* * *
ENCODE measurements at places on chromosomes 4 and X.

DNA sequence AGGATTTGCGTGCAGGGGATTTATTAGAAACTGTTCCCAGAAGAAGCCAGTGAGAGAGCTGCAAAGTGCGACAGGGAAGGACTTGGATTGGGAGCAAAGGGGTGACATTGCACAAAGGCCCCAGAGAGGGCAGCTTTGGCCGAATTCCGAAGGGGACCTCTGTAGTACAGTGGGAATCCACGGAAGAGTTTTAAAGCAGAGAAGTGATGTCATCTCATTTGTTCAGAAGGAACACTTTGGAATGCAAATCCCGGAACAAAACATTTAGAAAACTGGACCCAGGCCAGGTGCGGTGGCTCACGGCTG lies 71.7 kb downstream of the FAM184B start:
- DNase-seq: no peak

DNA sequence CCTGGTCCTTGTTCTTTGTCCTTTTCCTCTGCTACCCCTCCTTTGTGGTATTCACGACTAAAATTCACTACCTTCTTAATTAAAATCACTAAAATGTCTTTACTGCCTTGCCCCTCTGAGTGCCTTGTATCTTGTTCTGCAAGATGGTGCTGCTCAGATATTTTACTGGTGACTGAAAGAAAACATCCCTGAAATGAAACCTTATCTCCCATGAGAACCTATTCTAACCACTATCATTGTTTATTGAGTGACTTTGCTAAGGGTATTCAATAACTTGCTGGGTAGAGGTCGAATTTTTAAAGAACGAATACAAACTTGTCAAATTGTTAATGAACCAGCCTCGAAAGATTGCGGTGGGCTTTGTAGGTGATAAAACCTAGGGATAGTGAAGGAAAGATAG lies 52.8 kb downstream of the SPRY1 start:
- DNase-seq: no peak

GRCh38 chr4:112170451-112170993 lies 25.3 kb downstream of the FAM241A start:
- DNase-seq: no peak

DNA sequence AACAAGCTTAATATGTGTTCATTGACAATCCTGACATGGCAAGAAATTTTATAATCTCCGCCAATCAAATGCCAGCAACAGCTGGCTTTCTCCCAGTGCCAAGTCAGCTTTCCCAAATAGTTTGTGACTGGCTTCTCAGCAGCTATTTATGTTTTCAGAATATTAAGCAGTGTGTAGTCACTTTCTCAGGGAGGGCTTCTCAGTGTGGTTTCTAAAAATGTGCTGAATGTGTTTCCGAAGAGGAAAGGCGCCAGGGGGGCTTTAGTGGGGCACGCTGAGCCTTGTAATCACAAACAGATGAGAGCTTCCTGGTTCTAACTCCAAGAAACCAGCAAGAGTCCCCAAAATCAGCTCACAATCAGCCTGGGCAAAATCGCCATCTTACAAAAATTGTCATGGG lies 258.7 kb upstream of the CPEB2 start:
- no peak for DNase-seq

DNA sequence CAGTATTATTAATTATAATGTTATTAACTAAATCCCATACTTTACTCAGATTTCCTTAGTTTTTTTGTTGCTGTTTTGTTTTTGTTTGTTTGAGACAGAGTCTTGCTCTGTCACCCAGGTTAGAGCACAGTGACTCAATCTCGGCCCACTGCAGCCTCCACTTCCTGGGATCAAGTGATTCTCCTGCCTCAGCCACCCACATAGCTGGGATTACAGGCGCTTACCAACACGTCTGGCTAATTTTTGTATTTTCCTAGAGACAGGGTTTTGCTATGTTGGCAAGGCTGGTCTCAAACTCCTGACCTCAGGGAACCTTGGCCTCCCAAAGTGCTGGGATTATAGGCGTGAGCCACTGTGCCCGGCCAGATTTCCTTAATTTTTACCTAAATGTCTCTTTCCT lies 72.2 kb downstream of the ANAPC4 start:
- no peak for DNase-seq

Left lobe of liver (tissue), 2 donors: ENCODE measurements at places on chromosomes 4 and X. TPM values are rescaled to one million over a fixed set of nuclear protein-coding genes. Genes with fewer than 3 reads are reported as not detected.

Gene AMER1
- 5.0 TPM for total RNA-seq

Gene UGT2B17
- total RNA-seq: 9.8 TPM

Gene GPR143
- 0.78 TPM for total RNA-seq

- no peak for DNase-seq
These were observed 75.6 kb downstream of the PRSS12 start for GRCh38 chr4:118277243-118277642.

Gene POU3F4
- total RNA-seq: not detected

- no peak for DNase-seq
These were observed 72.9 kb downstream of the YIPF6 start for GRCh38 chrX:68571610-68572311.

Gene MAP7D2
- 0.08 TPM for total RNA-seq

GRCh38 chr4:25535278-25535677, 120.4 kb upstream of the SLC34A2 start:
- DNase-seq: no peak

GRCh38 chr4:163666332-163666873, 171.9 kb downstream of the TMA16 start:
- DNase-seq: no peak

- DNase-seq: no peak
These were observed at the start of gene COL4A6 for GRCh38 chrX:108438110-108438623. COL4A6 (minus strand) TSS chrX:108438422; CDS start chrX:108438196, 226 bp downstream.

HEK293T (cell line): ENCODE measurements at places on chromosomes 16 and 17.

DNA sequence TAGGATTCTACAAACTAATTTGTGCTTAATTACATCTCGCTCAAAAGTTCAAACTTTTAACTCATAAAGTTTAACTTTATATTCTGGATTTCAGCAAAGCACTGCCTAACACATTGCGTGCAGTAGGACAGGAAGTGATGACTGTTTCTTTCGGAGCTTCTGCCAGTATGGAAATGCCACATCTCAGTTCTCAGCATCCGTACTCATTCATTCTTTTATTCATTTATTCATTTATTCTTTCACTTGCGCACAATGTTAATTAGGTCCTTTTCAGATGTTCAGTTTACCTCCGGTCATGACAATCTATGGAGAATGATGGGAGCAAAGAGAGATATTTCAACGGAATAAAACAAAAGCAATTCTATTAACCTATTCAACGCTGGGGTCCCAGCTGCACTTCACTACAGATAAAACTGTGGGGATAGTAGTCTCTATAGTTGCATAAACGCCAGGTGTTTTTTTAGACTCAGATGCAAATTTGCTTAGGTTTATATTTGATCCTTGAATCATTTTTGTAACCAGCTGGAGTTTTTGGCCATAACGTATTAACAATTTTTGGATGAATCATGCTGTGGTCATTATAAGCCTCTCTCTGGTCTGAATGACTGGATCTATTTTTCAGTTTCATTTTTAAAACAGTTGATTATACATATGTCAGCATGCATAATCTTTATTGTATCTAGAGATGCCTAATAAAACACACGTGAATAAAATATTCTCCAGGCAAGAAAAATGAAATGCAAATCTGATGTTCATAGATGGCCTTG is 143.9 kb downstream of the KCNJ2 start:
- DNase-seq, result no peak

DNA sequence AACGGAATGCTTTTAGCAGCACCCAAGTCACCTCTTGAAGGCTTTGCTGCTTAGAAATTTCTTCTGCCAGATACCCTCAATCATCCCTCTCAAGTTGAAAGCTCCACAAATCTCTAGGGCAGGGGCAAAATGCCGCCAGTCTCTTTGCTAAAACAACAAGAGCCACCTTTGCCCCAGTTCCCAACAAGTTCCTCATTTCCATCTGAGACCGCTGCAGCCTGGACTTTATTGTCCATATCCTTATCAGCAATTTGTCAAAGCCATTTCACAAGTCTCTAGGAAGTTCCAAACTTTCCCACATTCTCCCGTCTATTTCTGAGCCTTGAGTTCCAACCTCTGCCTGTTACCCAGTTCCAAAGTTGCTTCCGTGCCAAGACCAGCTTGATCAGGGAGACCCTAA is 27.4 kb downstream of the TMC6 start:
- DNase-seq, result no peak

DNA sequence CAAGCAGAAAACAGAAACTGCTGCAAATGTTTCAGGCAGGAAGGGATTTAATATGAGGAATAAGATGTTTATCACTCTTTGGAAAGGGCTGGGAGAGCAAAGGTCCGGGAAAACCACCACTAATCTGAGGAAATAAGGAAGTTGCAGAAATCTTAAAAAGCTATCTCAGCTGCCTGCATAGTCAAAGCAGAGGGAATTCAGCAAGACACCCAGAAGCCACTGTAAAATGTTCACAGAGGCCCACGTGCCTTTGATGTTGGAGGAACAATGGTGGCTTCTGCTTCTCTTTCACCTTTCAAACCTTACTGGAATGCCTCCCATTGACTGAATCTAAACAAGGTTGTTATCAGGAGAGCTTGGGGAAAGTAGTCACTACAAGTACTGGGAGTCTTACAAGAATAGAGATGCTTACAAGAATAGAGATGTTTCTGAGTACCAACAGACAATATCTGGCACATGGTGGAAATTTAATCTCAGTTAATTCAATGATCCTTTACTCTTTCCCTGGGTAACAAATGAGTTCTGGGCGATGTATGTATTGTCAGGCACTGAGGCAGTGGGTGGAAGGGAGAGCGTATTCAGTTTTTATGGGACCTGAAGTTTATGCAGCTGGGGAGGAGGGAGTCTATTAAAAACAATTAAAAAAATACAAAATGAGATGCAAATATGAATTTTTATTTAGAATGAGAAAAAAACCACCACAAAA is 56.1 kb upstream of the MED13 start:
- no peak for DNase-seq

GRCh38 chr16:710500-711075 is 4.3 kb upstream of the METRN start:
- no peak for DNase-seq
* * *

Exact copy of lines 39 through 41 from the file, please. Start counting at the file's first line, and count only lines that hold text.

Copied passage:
- no peak for DNase-seq

GRCh38 chr16:710500-711075 is 4.3 kb upstream of the METRN start:
- no peak for DNase-seq